American Consumers Looking More to New Old World Cuisine

While 'Old World' cuisine encompasses regions such as Italy, France and Spain; new Old World Cuisine looks to less celebrated food regions such as Denmark, Norway, Sweden, Germany, Austria and Belgium.

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As the American palate evolves, our love of international foods influences many facets of our lives: where we go to dinner, how we grocery shop, where we travel. A more subtle consequence of our growing interest in and sophistication about new dishes and ingredients from afar is that we have become more curious about the origins of foods closer to home.

We see Americans grabbing hold of the flavors and traditions of these culinary stalwarts and bringing them into the 21st century food landscape.

– Kimberly Egan, CEO of CCD

Alongside forays into Asian, Mediterranean and regional Mexican, many consumers and diners are returning their attention to a group of Northern European regions. While rich in tradition, their foods have not been considered sophisticated or trendy.

But that is changing, according to the "New Old World Cuisine: Culinary Trend Mapping Report" from San Francisco-based Center for Culinary Development and Packaged Facts, New York.

Old World most often refers to Europe, especially its historic traditions and charms, and encompasses a vast number of culinary regions, particularly Italy, France and Spain. New Old World Cuisine looks northward to less celebrated food regions: Denmark, Norway, Sweden, Germany, Austria and Belgium.

Because many food-loving Americans are digging deeper to understand where their everyday food comes from, they are unearthing more authentic versions to buy, sample or make at home. Just as many American food enthusiasts want to learn more about Yucatan or Korean dishes, there is a desire to know more about Old World favorites that have been on many of our menus for much, much longer. What we are discovering is great taste, small batch flavors and textures, and long-standing food pairings that continue to make gustatory sense, such as beer with bratwurst, smoked fish with dark hearty breads and schnitzel with spaetzle.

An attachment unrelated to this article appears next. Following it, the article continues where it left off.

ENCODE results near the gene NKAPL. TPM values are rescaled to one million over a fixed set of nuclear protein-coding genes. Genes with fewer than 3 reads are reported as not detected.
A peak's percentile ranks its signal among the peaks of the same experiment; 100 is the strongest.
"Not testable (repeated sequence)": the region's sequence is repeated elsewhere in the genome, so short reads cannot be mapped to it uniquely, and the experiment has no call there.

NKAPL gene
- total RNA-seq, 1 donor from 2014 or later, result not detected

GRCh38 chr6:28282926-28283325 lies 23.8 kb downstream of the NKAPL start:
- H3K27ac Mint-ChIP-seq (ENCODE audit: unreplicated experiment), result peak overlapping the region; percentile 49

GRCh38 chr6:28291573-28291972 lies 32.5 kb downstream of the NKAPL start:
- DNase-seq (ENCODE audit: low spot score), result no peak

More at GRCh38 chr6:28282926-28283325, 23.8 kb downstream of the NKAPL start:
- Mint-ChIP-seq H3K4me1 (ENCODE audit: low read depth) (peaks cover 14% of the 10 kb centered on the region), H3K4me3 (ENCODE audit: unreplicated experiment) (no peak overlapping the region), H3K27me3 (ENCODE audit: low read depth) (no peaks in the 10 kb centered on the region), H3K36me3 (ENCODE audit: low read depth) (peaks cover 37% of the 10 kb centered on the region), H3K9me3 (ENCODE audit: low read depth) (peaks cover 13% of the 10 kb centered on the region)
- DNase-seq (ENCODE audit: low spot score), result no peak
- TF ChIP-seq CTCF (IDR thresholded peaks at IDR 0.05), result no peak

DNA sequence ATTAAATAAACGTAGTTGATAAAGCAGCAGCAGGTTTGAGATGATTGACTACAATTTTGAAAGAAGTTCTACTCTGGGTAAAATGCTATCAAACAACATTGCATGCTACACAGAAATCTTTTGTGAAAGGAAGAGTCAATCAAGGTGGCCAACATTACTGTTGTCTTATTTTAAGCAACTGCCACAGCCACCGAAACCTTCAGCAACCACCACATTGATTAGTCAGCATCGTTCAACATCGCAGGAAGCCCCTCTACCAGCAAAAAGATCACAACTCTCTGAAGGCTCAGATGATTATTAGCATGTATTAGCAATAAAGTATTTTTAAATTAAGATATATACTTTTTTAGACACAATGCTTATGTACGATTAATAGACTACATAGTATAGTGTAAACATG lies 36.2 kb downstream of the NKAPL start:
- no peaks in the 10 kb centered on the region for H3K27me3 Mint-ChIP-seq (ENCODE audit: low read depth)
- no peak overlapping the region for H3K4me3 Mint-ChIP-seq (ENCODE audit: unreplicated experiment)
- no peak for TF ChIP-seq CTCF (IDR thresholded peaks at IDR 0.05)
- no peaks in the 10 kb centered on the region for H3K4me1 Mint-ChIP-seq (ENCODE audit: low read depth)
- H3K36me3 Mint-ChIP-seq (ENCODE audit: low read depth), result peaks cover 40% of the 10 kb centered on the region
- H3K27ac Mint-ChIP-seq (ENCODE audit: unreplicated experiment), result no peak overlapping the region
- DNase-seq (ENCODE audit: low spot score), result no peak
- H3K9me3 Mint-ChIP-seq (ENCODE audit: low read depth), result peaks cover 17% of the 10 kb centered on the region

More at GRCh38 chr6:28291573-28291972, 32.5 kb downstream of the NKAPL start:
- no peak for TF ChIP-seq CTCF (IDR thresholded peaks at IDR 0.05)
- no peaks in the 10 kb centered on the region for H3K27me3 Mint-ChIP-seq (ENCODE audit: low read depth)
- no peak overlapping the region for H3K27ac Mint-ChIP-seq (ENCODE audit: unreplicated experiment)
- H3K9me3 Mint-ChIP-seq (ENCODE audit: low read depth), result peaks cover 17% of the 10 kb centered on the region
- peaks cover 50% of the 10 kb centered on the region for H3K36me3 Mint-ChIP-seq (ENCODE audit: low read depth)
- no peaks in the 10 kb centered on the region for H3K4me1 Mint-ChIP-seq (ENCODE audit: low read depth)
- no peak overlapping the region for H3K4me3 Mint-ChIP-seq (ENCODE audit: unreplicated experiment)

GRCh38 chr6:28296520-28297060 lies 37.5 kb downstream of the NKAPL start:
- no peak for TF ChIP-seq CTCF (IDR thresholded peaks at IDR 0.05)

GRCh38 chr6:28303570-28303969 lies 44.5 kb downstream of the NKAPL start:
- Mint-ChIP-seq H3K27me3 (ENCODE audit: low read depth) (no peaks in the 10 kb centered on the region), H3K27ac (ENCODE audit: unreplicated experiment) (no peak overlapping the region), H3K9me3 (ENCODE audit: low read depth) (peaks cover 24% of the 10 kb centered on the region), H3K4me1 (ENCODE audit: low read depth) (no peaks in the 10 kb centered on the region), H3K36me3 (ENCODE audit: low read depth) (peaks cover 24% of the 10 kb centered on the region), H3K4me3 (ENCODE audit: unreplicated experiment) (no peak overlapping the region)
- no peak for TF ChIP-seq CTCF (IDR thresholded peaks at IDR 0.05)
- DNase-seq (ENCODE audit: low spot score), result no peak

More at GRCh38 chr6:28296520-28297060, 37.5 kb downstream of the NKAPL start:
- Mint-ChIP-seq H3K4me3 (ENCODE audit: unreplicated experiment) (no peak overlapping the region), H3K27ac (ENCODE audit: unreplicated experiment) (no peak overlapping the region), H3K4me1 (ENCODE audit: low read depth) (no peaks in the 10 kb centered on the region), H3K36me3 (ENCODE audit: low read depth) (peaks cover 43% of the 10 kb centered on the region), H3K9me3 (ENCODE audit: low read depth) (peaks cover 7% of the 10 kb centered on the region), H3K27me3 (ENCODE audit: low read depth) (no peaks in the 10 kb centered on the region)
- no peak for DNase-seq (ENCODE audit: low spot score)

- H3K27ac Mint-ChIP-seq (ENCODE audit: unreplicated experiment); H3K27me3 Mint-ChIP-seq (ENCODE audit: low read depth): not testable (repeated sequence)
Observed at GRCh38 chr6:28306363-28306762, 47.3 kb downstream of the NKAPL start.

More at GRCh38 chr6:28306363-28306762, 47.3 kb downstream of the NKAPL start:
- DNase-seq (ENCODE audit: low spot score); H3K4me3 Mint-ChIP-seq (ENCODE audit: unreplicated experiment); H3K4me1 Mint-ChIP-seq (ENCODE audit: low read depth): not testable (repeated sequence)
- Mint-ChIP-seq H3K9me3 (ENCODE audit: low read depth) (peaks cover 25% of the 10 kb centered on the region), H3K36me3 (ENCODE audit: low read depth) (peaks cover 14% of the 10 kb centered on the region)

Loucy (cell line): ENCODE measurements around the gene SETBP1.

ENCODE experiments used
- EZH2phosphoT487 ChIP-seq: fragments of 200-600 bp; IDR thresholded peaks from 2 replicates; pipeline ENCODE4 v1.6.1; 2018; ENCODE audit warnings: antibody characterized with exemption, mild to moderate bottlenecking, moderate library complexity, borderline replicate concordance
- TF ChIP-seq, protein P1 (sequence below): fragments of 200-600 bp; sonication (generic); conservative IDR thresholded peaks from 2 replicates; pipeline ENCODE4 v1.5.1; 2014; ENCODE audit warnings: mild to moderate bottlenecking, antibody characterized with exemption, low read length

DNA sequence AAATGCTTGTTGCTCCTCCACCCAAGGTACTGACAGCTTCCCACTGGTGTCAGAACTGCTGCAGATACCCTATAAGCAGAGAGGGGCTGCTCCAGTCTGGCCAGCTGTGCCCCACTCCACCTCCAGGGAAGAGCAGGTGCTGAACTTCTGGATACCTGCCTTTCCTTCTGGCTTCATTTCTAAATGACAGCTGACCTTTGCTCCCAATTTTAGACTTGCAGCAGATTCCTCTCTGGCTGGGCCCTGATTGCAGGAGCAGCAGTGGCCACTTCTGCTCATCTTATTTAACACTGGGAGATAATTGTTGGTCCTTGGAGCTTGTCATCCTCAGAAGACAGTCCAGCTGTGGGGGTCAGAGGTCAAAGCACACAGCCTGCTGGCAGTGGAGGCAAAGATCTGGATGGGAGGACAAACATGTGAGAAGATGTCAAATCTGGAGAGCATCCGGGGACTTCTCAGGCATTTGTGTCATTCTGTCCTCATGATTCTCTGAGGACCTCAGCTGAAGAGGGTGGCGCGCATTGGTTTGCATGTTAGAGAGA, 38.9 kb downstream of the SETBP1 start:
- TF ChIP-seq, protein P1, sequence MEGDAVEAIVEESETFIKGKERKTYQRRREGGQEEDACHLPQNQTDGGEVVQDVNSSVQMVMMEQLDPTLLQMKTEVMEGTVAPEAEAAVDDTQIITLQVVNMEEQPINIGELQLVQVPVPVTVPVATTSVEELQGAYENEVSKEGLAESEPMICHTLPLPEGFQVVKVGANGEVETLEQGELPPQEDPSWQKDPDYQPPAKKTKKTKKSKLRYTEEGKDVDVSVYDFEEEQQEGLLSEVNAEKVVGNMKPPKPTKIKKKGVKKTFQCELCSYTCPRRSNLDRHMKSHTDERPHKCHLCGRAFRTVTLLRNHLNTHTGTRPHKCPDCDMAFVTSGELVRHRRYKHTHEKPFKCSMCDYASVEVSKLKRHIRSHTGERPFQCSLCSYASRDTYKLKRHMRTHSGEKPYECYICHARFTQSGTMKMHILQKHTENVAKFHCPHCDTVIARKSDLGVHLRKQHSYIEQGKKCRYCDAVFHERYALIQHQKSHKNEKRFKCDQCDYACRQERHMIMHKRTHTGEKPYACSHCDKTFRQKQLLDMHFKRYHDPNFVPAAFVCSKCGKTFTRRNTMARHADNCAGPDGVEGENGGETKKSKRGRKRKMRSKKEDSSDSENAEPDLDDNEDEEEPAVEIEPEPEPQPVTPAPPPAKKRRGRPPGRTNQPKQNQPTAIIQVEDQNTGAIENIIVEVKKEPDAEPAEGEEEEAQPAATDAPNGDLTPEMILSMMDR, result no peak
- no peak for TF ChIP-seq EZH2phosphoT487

"We see Americans grabbing hold of the flavors and traditions of these culinary stalwarts and bringing them into the 21st century food landscape," says Kimberly Egan, CEO of CCD (www.ccdsf.com). "From schnitzel food trucks to the wave of craft beer gardens popping up in city after city, we are clearly reclaiming or embracing the culture and traditions of these Old World nations and refreshing them as our own.

"It's thrilling to witness the rise of these long under-heralded Old World cuisines within the American food landscape. As consumers continue to seek out excitement and enlightenment through new global cuisines, they will continue to learn how local flavors and foods are born out of culture, an understanding that can enrich and add meaning to our eating experiences."

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